Organizations respond to pandemic with creative programming
Downtown’s Theater District has been the cultural heart of the city for decades. A place where people of all ages, races and denominations have gathered together to experience vibrant, profound and fantastical works of art. Following Hurricane Harvey in 2017, the damage to many of the venues and organizations was devastating, but they came back stronger than ever. Now, just a little more than two years later, COVID-19 has struck, forcing each organization to re-think the way shows are produced and executed. In today’s physically distanced way of life, the Theater District now looks to Houstonians for support, as their lights remain off and their stages dark. Despite all the challenges, the Theater District organizations continue to hold on to the mantra of “resilience”, something our city knows a thing or two about.
Kinder High School for Performing and Visual Arts launched into virtual learning when HISD closed schools in March. With well over 100 live performances each year, HSPVA was pleasantly surprised at the flexibility of their staff and students when determining how to proceed virtually. Seniors, who present a culmination performance or gallery show of everything they’ve done over the previous four years, had to find a way to share their work with the public.
“One of the benefits of it [virtual programming] was that more people ended up seeing those performances than ever would’ve happened if it was within one of our small, 150 person theaters,” said HSPVA’s Magnet Coordinator Jonathan Klein.
The best surprise was with visual artists. While the shows are typically held in a gallery over a period of time, hosting a show virtually allowed the students to talk about their work and describe what inspired them. “Visual artists also had to create new skills at the last minute, like creating video, which they might not have done throughout their four years of high school,” Klein said. Now the students have additional skills for their life after graduation.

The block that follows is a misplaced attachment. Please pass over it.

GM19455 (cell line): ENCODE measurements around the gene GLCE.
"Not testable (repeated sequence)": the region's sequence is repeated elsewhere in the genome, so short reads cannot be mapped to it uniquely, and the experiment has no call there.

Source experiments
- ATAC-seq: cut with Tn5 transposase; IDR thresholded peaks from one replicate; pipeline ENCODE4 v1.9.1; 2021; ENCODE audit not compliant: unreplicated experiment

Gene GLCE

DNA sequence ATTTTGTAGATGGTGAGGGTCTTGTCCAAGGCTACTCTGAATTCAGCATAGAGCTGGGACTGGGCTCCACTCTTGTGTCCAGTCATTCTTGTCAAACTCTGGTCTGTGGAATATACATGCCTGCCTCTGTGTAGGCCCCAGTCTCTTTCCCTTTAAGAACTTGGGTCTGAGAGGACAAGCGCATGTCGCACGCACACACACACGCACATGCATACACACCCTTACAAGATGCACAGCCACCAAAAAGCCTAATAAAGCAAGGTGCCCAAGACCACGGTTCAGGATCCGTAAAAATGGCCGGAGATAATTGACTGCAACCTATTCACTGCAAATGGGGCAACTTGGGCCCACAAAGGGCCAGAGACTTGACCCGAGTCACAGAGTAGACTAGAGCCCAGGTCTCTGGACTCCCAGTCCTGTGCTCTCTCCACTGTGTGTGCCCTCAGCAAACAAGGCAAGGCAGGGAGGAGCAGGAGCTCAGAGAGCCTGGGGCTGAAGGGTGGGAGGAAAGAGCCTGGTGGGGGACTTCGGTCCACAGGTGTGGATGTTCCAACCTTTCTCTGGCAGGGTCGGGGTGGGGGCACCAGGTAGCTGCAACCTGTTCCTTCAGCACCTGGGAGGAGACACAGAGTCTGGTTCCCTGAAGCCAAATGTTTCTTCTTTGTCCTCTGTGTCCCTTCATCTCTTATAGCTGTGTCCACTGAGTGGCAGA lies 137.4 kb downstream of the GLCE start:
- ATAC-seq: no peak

Virtual programming was not on HSPVA’s radar prior to the pandemic, and it’s created new challenges that they continue to face looking forward. But their students are innovative, and Klein knows they will bring back a plethora of ideas for their teachers to try, making this a learning experience for faculty also.
“Everyone wants to get back to normal… how do we make sure that while this is a pain, and while people are still being negative about it, maybe this will elevate everything to a new level because of the opportunity,” said HSPVA Principal Scott Allen. The definition of normal isn’t how he’d describe HSPVA’s students and isn’t what Allen sees for the future.
Allen and Klein have been in discussions with Discovery Green and are looking at ways the students can socially distance in an outdoor area for live performances when it is safe to do so. They’re excited about how each department can use the park as a bigger stage for the kids.
HSPVA is now focused on enlisting public support for their students as parents have raised concerns about their emotional and social well-being since they’re not getting all of the in-person interaction they’re used to. Plus, performing on stage in front of a crowd is huge for their teenagers, who had so many performances canceled in the spring.
Klein said being present, being able to view the virtual content, is important to the kids. He encourages the public to follow HSPVA’s social accounts, watch their shows, and consume what they’re putting online, because that is what matters most to the students.
“Netflix, Hulu and Apple TV are all great ways to enjoy yourself when at home right now, but there’s nothing like enjoying students sharing their work and what they’re passionate about,” Klein said.